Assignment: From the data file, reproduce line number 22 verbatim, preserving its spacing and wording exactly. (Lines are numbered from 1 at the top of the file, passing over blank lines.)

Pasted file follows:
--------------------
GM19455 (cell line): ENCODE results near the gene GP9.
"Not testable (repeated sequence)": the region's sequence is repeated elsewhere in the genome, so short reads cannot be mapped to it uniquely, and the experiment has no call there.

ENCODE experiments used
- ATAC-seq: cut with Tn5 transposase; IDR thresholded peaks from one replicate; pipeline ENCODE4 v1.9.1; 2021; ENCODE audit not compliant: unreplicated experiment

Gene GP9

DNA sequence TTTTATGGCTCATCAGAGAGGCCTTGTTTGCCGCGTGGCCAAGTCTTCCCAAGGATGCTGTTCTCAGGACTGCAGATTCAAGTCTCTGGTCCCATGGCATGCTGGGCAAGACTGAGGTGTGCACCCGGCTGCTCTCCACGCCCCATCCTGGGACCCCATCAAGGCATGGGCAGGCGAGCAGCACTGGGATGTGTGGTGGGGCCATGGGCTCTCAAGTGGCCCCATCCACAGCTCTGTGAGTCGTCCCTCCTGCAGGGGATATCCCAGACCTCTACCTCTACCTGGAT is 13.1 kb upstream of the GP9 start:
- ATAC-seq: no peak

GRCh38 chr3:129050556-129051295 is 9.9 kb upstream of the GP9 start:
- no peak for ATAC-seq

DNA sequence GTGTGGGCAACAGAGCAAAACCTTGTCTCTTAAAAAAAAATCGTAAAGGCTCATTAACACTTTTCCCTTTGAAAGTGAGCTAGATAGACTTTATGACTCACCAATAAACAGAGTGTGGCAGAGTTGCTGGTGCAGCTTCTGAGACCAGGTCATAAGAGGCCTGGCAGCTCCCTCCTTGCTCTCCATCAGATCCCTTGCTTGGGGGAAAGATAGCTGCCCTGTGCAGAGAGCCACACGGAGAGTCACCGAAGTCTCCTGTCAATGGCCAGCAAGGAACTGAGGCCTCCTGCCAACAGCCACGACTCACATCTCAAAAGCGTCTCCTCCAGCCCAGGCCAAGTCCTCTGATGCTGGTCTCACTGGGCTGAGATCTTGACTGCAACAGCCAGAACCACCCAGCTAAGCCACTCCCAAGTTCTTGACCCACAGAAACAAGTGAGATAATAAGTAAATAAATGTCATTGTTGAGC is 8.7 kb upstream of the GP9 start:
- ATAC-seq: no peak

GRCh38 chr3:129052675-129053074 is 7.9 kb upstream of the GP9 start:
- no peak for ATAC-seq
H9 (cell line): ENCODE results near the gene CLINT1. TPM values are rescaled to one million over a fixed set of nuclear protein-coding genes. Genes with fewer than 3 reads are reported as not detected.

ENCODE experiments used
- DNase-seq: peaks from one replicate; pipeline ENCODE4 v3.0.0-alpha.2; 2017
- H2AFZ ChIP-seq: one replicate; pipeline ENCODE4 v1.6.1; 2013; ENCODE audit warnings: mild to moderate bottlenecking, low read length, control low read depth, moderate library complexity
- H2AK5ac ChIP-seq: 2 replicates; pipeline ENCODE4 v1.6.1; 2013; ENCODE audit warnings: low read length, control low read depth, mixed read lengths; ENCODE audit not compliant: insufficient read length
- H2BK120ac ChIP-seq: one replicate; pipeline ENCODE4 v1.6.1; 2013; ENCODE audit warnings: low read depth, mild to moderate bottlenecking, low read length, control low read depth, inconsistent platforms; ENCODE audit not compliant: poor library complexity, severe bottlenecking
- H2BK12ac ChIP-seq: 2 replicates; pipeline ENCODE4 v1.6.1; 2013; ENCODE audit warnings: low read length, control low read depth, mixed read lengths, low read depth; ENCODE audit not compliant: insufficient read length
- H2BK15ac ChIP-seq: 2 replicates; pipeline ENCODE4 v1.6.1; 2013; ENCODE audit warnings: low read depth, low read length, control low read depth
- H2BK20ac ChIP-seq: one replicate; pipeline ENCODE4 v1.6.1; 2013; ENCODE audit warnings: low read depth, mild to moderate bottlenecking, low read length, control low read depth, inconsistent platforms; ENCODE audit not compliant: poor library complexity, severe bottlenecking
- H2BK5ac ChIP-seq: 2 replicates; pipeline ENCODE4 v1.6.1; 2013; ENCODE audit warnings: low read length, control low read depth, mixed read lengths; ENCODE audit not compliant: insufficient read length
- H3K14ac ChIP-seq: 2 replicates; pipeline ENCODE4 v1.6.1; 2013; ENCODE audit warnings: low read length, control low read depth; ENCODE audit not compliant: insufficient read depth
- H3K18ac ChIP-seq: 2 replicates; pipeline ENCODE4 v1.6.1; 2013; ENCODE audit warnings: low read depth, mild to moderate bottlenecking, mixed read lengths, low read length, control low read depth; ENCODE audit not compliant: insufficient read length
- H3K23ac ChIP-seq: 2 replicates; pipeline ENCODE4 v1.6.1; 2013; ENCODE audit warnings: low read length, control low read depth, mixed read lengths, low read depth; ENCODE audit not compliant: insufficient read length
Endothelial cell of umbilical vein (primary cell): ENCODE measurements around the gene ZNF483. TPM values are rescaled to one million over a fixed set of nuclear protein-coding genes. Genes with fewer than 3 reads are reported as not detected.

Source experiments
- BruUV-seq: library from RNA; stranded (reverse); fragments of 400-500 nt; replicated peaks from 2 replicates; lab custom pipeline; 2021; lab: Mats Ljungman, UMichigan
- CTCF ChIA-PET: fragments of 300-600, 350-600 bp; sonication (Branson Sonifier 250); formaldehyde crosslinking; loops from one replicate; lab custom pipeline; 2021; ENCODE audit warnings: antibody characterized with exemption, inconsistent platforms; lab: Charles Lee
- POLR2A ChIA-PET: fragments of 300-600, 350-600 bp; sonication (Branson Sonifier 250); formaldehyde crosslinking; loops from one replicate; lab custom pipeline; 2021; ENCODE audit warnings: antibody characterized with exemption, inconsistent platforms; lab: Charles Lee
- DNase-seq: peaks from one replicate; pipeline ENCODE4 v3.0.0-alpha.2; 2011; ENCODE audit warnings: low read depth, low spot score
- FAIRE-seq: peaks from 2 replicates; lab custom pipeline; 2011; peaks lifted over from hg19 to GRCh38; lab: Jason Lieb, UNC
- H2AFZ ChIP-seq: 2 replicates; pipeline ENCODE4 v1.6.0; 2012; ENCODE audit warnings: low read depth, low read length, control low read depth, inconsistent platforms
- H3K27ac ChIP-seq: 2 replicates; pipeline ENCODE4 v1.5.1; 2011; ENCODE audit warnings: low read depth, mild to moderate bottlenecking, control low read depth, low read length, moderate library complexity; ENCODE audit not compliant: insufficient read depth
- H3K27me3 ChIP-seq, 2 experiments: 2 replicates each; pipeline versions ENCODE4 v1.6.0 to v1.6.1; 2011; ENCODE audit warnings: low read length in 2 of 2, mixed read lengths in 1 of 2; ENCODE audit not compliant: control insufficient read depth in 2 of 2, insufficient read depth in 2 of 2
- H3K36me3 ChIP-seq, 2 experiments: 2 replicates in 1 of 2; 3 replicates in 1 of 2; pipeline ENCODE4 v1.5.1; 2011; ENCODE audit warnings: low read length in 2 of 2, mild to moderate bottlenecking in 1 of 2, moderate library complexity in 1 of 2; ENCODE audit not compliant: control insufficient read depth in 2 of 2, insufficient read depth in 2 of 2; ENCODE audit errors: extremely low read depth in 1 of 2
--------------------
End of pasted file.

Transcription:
- H2BK20ac ChIP-seq: one replicate; pipeline ENCODE4 v1.6.1; 2013; ENCODE audit warnings: low read depth, mild to moderate bottlenecking, low read length, control low read depth, inconsistent platforms; ENCODE audit not compliant: poor library complexity, severe bottlenecking